Fortunately, it’s nothing like that this time. In fact, I feel quite happy and productive. There are plenty of pockets of suckitude, but it doesn’t feel hopeless.
I’m not sure what changed between then and now. Maybe it’s experience. Or confidence. Or that I’m spending my days doing things that make me feel productive. Whatever it is, I feel more fulfilled than I did at times when I was working.
It’s interesting how we as a society define productivity. Mainly, we define it by if and how someone makes money. If you take my current situation and add a paycheck, no one would argue that I have an active, fulfilling life. Without a steady job, though, some could attach a stigma to it. On the other hand, what if I stopped all of my hobbies and socializing and took a job doing repetitive and redundant grunt work? Even my work meant nothing and I went home to nothing, that would qualify as a success in some peoples’ eyes.
Americans like to talk about self-sufficiency, which I support 100 percent. But I think there are two types of people in America: those who enjoy making money and those who do it to get by. Plenty of both types abound, but I suspect there are much more of the second than the first. Almost everybody has or knows someone who has hung up their pursuits because they don’t pay the bills, and taken on full-time work that speaks to nothing of their interests and character. What does that do to a person over time?
I understand that other considerations come into play, mostly with regards to families and other obligations. (In that respect, I’m lucky. All I have is a car note that’s almost noted out.) And that for many people, raising kids and paying the bills is fulfilling enough. But I still find it interesting that, say, an artist who chucks the canvas for a drone job in data entry is more likely to earn respect with the bootstrap crowd. After all, now the dreamer is doing something with his life, right?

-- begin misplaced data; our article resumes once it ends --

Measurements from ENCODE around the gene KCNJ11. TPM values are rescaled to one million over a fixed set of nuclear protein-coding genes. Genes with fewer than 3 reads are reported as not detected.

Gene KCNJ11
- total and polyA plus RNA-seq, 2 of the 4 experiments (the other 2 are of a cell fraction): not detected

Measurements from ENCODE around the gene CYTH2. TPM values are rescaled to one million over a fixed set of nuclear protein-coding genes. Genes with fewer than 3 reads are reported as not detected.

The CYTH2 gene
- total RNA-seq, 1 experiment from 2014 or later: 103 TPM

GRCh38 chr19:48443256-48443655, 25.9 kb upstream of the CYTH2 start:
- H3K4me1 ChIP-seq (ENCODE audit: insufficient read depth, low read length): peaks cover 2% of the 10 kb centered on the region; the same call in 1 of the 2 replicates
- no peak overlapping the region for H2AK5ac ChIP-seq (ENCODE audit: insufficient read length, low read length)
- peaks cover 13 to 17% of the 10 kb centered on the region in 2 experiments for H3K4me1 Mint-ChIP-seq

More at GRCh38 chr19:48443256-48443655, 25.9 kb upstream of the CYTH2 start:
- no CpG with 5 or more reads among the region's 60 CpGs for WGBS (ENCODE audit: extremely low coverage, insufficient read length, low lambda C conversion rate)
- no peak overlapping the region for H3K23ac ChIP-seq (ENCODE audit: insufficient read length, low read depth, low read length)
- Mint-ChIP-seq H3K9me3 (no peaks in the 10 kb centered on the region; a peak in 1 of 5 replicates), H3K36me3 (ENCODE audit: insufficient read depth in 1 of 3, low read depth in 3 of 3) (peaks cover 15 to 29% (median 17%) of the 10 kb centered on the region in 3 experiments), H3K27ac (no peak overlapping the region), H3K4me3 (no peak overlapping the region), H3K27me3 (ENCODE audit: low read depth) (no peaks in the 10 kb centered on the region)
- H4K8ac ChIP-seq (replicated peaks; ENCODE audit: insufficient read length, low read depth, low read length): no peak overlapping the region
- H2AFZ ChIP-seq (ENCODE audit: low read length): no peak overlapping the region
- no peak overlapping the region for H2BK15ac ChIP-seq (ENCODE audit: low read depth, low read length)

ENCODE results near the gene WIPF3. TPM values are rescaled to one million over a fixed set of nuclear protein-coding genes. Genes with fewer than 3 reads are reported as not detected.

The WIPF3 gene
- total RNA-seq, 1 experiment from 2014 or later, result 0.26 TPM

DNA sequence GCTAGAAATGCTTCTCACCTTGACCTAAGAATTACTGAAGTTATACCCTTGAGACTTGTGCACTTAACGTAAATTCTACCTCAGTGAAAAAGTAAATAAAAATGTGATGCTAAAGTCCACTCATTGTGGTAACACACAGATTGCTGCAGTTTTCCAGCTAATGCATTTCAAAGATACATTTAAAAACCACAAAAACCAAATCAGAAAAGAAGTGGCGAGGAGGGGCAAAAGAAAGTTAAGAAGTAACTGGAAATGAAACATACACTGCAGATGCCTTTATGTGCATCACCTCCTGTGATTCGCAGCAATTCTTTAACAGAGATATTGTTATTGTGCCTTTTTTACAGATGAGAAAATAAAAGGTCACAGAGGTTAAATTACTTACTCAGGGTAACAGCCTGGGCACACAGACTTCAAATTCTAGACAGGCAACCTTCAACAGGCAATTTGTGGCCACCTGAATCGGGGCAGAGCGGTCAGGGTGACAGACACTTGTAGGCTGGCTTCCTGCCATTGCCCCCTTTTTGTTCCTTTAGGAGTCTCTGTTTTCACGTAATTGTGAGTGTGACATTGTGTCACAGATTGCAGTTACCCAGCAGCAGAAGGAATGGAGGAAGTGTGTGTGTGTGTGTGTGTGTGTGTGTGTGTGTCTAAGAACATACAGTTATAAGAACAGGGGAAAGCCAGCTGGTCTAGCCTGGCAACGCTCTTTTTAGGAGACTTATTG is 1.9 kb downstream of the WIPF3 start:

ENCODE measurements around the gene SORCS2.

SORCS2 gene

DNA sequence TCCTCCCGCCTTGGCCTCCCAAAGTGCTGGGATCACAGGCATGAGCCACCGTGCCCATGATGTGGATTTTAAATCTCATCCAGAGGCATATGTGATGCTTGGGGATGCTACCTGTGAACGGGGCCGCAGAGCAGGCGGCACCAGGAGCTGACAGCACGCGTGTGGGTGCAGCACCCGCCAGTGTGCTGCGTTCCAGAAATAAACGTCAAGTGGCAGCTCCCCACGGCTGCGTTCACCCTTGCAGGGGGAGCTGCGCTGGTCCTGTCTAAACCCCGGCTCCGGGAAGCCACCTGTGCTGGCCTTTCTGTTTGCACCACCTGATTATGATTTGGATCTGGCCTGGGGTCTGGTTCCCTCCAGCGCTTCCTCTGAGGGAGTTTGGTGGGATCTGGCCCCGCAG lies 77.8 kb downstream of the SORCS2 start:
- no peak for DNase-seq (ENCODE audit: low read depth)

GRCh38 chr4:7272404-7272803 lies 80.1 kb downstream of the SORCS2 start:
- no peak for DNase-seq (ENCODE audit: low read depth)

Conversely, aspiring entrepreneurs have it great in this country. Even if they fail, we appreciate them for taking the risk. They do success right, we’re told. A classic rebuttal to claims of a poor job market is, “Well, why don’t you start your own business?” My answer to that often is, “The same reason you shouldn’t be writing.” We all have different interests, abilities and resources. It just so happens that some interests are more lucrative than others, irrespective of the sacrifice and labor they require. I wish it weren’t that way. I don’t know what the answer is, or even if there is one.
Well, that’s one thing that never changes, job or not: I’m always having incomplete philosophical thoughts.
In any event, I’m looking forward, not backward. This attitude is probably the most important difference between the misery of 2006 and the hope of 2011. Oops, I had to look back to say that. OK, looking forward now. Bring it, life!